For incompressible flow in circular conduits (pipes), the head losses can be

calculated using the Darcy-Weisbach equation

(A-1)

where *f *= friction factor (dimensionless)

Numerous other expressions have been proposed for calculating frictional head

losses. The Darcy-Weisbach equation is, however, the most fundamentally ap-

pealing as it can be derived analytically while the other relationships are empirical

in nature (Jeppson 1976). For laminar flow it is possible to show that the friction

factor *f *is a function of the Reynolds number alone. Unfortunately, the flow in heat

distribution piping is seldom laminar. For turbulent flow the friction factor has been

determined empirically to be a function of the Reynolds number and the relative

roughness of the pipe. A number of correlations have been proposed for the friction

factor. Those correlations that give the best agreement with the experimental data

are implicit in the friction factor. This renders them impractical for analyses such as

this one. For this analysis, and other applications, it would be desirable to have a

simple expression that would provide sufficient accuracy over limited ranges of

interest. To keep the expression as simple as possible, while allowing it to be an

accurate approximation, a method is developed here that yields a one-term power

function.

To approximate friction factor information in the form of implicit equations or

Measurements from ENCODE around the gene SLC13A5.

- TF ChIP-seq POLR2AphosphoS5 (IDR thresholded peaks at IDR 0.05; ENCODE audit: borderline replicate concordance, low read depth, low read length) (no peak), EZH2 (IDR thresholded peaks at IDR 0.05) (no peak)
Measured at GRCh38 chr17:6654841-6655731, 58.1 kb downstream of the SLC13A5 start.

empirical data, we can develop our approximation using the least-squares method.

First, we assume a desired form for our expression for the friction factor

^

(A-2)

^

where *f *= predicted friction factor (dimensionless)

ε = absolute roughness of the piping (m)

If we assume that for any set of values for *RR *and *Re *we have an observed friction

factor *f*, we would like to minimize the sum of the squares between the *f *'s predicted

by our equation and all the observed *f *'s within the range of interest

()

^2

min ∑ *f *- *f *.

(A-3)

The summation is taken over all the observations available within the range of

interest for the parameters *RR *and *Re*. In the event that we are trying to approximate

an implicit empirical expression, we would choose incremental values of *RR *and *Re*

over the range of interest and use these to calculate a corresponding *f *value. This

approach will be illustrated later in this appendix. To accomplish the minimization,

we first convert to a linear form by making the following substitutions

(A-4)

79

Integrated Publishing, Inc. |